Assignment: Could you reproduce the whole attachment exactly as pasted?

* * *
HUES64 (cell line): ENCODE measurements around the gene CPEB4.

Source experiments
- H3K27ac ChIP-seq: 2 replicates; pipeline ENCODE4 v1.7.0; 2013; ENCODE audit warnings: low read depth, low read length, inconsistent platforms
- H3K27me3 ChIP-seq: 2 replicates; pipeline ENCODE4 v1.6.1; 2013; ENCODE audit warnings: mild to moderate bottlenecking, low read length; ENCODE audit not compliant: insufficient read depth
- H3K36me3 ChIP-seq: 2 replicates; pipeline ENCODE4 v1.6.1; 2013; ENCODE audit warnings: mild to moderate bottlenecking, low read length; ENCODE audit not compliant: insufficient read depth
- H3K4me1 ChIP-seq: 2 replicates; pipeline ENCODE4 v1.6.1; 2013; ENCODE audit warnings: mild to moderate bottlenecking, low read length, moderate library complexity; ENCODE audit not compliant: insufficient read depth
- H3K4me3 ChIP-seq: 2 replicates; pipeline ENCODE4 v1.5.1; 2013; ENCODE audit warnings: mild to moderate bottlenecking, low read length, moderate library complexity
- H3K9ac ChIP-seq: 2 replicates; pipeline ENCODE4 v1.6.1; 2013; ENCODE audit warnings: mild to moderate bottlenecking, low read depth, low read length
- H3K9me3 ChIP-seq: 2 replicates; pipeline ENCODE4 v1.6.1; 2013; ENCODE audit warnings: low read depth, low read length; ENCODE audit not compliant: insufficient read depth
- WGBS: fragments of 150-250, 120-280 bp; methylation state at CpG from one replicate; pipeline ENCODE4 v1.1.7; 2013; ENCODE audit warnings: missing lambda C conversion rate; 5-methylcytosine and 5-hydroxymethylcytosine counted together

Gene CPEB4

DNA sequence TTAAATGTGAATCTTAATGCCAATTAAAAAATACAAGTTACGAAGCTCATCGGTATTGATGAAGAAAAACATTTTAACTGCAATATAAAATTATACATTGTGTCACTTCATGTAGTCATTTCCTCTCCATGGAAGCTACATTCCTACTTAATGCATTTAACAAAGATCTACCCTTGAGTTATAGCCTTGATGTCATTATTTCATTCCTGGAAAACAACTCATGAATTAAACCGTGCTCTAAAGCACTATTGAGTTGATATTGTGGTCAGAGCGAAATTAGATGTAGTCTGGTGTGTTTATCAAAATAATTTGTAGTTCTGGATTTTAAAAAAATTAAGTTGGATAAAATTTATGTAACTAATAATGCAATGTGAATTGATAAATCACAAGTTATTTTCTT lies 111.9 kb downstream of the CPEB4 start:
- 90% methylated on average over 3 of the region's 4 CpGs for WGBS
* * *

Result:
HUES64 (cell line): ENCODE measurements around the gene CPEB4.

Source experiments
- H3K27ac ChIP-seq: 2 replicates; pipeline ENCODE4 v1.7.0; 2013; ENCODE audit warnings: low read depth, low read length, inconsistent platforms
- H3K27me3 ChIP-seq: 2 replicates; pipeline ENCODE4 v1.6.1; 2013; ENCODE audit warnings: mild to moderate bottlenecking, low read length; ENCODE audit not compliant: insufficient read depth
- H3K36me3 ChIP-seq: 2 replicates; pipeline ENCODE4 v1.6.1; 2013; ENCODE audit warnings: mild to moderate bottlenecking, low read length; ENCODE audit not compliant: insufficient read depth
- H3K4me1 ChIP-seq: 2 replicates; pipeline ENCODE4 v1.6.1; 2013; ENCODE audit warnings: mild to moderate bottlenecking, low read length, moderate library complexity; ENCODE audit not compliant: insufficient read depth
- H3K4me3 ChIP-seq: 2 replicates; pipeline ENCODE4 v1.5.1; 2013; ENCODE audit warnings: mild to moderate bottlenecking, low read length, moderate library complexity
- H3K9ac ChIP-seq: 2 replicates; pipeline ENCODE4 v1.6.1; 2013; ENCODE audit warnings: mild to moderate bottlenecking, low read depth, low read length
- H3K9me3 ChIP-seq: 2 replicates; pipeline ENCODE4 v1.6.1; 2013; ENCODE audit warnings: low read depth, low read length; ENCODE audit not compliant: insufficient read depth
- WGBS: fragments of 150-250, 120-280 bp; methylation state at CpG from one replicate; pipeline ENCODE4 v1.1.7; 2013; ENCODE audit warnings: missing lambda C conversion rate; 5-methylcytosine and 5-hydroxymethylcytosine counted together

Gene CPEB4

DNA sequence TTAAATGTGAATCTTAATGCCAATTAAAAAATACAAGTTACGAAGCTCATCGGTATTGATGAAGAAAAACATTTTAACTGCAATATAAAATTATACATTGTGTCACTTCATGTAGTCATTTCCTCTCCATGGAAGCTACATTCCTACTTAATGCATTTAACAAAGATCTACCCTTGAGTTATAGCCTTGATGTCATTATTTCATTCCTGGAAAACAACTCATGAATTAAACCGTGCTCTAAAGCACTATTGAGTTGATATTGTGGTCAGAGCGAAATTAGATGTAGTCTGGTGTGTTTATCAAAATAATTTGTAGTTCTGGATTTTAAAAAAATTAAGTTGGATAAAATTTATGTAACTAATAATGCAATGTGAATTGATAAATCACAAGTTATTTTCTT lies 111.9 kb downstream of the CPEB4 start:
- 90% methylated on average over 3 of the region's 4 CpGs for WGBS